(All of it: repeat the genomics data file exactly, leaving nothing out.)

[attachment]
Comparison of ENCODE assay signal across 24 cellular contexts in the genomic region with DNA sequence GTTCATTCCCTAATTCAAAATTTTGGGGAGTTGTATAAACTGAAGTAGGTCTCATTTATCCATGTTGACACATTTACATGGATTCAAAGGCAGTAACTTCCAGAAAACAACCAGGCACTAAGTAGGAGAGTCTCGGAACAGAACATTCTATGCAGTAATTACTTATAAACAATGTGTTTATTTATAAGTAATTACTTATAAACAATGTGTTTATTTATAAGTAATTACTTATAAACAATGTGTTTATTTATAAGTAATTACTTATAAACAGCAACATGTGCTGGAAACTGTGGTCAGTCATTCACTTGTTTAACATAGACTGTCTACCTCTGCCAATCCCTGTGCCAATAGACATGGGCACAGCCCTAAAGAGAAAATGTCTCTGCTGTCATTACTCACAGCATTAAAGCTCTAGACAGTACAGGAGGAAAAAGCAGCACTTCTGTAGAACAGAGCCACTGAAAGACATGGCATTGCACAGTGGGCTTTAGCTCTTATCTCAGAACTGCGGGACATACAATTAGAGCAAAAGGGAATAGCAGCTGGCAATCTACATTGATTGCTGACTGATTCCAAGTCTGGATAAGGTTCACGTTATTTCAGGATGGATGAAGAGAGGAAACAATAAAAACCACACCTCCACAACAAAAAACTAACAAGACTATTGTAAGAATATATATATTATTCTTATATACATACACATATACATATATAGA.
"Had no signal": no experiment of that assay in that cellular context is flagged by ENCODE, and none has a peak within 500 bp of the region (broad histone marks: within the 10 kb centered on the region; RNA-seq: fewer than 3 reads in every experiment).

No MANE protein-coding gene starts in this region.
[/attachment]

Comparison of ENCODE assay signal across 24 cellular contexts in the genomic region with DNA sequence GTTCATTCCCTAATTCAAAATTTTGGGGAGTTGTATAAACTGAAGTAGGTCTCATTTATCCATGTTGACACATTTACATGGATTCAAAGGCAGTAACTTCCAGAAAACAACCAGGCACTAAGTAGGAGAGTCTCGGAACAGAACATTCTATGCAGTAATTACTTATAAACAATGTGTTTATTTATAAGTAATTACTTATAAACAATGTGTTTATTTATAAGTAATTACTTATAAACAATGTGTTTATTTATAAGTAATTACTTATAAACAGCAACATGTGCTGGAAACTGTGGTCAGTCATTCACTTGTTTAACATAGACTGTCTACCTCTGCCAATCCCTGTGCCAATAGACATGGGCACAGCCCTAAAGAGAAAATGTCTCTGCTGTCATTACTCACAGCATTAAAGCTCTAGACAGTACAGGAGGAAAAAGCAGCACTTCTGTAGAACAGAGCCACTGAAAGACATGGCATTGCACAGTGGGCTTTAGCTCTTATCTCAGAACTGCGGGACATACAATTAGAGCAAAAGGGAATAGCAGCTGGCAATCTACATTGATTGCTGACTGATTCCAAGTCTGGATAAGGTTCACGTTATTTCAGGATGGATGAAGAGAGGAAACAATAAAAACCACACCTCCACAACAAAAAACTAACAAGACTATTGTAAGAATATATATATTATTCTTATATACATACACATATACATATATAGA.
"Had no signal": no experiment of that assay in that cellular context is flagged by ENCODE, and none has a peak within 500 bp of the region (broad histone marks: within the 10 kb centered on the region; RNA-seq: fewer than 3 reads in every experiment).

No MANE protein-coding gene starts in this region.